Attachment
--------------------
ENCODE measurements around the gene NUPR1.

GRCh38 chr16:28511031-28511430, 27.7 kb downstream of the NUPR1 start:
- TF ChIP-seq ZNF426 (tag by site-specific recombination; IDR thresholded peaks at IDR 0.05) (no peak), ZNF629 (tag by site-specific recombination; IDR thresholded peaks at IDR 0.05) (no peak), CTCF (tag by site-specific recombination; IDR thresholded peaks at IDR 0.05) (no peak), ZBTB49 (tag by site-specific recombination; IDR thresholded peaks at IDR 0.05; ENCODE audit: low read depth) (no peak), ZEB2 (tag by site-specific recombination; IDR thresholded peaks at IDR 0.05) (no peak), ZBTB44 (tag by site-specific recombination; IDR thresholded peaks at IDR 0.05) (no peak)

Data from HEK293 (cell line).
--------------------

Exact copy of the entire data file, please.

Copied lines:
ENCODE measurements around the gene NUPR1.

GRCh38 chr16:28511031-28511430, 27.7 kb downstream of the NUPR1 start:
- TF ChIP-seq ZNF426 (tag by site-specific recombination; IDR thresholded peaks at IDR 0.05) (no peak), ZNF629 (tag by site-specific recombination; IDR thresholded peaks at IDR 0.05) (no peak), CTCF (tag by site-specific recombination; IDR thresholded peaks at IDR 0.05) (no peak), ZBTB49 (tag by site-specific recombination; IDR thresholded peaks at IDR 0.05; ENCODE audit: low read depth) (no peak), ZEB2 (tag by site-specific recombination; IDR thresholded peaks at IDR 0.05) (no peak), ZBTB44 (tag by site-specific recombination; IDR thresholded peaks at IDR 0.05) (no peak)

Data from HEK293 (cell line).